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Research Papers

The Comparison of Aerodynamic Performance Data Acquired From Thermal Measurements and a Torquemeter on a Compressor Impeller

[+] Author and Article Information
Natalie R. Smith

Machinery Department,
Southwest Research Institute,
6220 Culebra Road,
San Antonio, TX 78238
e-mail: natalie.smith@swri.org

Timothy C. Allison

Machinery Department,
Southwest Research Institute,
6220 Culebra Road,
San Antonio, TX 78238
e-mail: tim.allison@swri.org

Jason C. Wilkes

Machinery Department,
Southwest Research Institute,
6220 Culebra Road,
San Antonio, TX 78238
e-mail: jason.wilkes@swri.org

Christopher Clarke

Solar Turbines,
4200 Ruffin Road,
San Diego, CA 92123
e-mail: Clarke_Christopher_M@solarturbines.com

Michael Cave

Solar Turbines,
4200 Ruffin Road,
San Diego, CA 92123
e-mail: Cave_Michael_J@solarturbines.com

Manuscript received September 24, 2018; final manuscript received October 9, 2018; published online November 16, 2018. Editor: Jerzy T. Sawicki.

J. Eng. Gas Turbines Power 141(4), 041011 (Nov 16, 2018) (8 pages) Paper No: GTP-18-1623; doi: 10.1115/1.4041740 History: Received September 24, 2018; Revised October 09, 2018

Full-thermal heat-soak of machinery is vital for acquiring accurate aerodynamic performance data, but this process often requires significant testing time to allow all facility components to reach a steady-state temperature. Even still, there is the potential for heat loss in a well-insulated facility, and this can lead to inaccurate results. The implementation of a torquemeter to calculate performance metrics, such as isentropic efficiency, has two potential advantages: (1) the method is not susceptible to effects due to thermal heat loss in the facility, and (2) a torquemeter directly measures actual torque, and thus work, input, which eliminates the need to fully heat-soak to measure the actual enthalpy rise of the gas. This paper presents a comparison of aerodynamic performance metrics calculated both from data acquired with thermal measurements as well as from a torquemeter.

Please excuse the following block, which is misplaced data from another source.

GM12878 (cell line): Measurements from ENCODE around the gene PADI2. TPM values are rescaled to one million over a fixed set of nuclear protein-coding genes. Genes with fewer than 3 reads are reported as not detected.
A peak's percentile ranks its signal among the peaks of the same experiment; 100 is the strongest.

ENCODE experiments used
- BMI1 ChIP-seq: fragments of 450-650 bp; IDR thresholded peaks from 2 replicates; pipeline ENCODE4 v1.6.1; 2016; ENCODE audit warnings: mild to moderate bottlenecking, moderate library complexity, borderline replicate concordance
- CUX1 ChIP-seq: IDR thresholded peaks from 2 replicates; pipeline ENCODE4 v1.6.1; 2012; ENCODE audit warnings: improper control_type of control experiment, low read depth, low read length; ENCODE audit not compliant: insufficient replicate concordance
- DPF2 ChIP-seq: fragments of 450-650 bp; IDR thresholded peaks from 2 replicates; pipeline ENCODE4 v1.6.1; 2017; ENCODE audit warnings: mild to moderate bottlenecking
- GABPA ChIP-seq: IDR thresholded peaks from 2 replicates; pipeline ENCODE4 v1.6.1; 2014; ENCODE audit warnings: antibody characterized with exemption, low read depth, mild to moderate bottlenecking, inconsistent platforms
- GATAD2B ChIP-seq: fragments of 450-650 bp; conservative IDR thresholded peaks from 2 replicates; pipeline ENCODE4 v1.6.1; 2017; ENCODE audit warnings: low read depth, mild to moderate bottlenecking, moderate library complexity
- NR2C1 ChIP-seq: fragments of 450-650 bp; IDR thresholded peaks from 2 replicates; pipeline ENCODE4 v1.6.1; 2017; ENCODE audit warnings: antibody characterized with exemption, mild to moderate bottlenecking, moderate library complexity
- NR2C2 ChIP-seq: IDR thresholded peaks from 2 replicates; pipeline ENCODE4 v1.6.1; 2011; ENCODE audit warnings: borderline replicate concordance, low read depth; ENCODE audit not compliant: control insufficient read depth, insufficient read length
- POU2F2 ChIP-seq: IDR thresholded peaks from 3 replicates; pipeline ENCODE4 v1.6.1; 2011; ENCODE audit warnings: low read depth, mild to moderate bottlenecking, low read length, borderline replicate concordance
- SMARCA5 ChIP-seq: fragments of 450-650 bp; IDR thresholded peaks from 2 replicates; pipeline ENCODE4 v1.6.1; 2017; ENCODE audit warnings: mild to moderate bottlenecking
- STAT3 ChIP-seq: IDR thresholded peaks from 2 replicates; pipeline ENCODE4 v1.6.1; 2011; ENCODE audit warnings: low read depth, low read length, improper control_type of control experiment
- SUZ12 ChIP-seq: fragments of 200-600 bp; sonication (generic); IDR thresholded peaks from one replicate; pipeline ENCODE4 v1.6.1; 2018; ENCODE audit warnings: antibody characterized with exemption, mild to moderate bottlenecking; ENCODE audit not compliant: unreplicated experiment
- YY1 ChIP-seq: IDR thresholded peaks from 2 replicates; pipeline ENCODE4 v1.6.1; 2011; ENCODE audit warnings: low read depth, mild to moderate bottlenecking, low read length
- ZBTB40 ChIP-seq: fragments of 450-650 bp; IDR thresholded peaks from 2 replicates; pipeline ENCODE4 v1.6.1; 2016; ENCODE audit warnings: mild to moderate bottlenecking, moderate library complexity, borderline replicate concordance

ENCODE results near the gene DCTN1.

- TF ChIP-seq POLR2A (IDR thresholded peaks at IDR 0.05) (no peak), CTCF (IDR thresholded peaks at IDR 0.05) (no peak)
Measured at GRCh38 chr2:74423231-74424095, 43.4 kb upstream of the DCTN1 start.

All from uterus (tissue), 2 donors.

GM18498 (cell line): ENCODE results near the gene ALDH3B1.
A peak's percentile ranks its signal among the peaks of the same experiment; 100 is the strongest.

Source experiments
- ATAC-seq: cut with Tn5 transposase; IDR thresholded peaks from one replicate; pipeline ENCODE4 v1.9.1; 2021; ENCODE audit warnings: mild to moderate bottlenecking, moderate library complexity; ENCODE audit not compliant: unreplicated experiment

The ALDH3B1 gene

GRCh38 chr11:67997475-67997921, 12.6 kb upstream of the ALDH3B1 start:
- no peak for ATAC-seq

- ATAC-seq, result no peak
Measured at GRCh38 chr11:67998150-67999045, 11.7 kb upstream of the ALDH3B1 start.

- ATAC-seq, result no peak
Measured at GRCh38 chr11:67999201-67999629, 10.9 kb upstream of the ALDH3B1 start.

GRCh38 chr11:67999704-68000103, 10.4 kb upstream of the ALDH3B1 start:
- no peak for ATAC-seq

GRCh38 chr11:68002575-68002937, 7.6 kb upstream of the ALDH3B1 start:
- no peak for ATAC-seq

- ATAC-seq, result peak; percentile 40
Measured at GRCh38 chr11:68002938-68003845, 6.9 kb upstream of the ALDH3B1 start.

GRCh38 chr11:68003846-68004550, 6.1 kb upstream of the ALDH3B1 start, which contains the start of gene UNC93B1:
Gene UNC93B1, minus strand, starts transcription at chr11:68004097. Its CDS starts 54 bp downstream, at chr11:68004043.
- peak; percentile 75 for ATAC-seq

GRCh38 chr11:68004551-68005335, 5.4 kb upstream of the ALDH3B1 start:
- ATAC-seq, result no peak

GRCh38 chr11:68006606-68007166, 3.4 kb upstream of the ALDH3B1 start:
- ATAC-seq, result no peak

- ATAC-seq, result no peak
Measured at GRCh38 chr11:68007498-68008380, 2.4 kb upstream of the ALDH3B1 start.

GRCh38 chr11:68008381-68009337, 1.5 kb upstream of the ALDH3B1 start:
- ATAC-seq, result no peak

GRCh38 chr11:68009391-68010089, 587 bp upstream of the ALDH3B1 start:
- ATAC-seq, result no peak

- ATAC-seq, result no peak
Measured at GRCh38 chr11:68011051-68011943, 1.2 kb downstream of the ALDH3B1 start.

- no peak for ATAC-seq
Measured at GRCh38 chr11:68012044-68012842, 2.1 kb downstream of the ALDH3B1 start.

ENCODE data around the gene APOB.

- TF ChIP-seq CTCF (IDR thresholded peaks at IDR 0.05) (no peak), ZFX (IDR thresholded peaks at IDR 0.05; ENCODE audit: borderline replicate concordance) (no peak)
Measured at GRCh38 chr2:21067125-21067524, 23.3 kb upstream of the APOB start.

These tests were conducted over five speedlines for a shrouded impeller in the Southwest Research Institute Single Stage Test Rig facility. Isentropic efficiency calculated from the torquemeter was approximately 1–2 efficiency points lower than the isentropic efficiency based on thermal measurements. This corresponds to approximately 0.5–1 °C in heat loss in the discharge collector and piping. Furthermore, observations from three full-thermal heat-soak points indicate the significant difference in time required to reach steady-state performance within measurement uncertainty tolerances between the torque-based and thermal-based methods. This comparison, while largely suspected, has not yet been studied in previous publications.

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Figures

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Fig. 1

Single stage test rig

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Fig. 2

Single stage test rig torquemeter assembly

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Fig. 3

Torquemeter zero-load calibration test across the full SSTR speed range

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Fig. 4

Pre- and post-test torquemeter zero offsets compared to ambient temperature

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Fig. 5

Stage isentropic head rise

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Fig. 6

Isentropic efficiency calculated from thermal (ERE) and torque (TE) measurements

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Fig. 7

Difference in isentropic efficiency calculated from thermal measurements (ERE) and torque (TE) with estimated associated thermal loss

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Fig. 8

Heat transfer coefficient estimation

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Fig. 9

Isentropic efficiency calculated from thermal measurements and torque throughout thermal heat soak at BEP

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Fig. 10

Isentropic efficiency calculated from thermal measurements and torque throughout thermal heat soak at near stall conditions

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Fig. 12

Change in TE associated with individual maximum measurement uncertainty

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Fig. 11

Change in ERE associated with individual maximum measurement uncertainty

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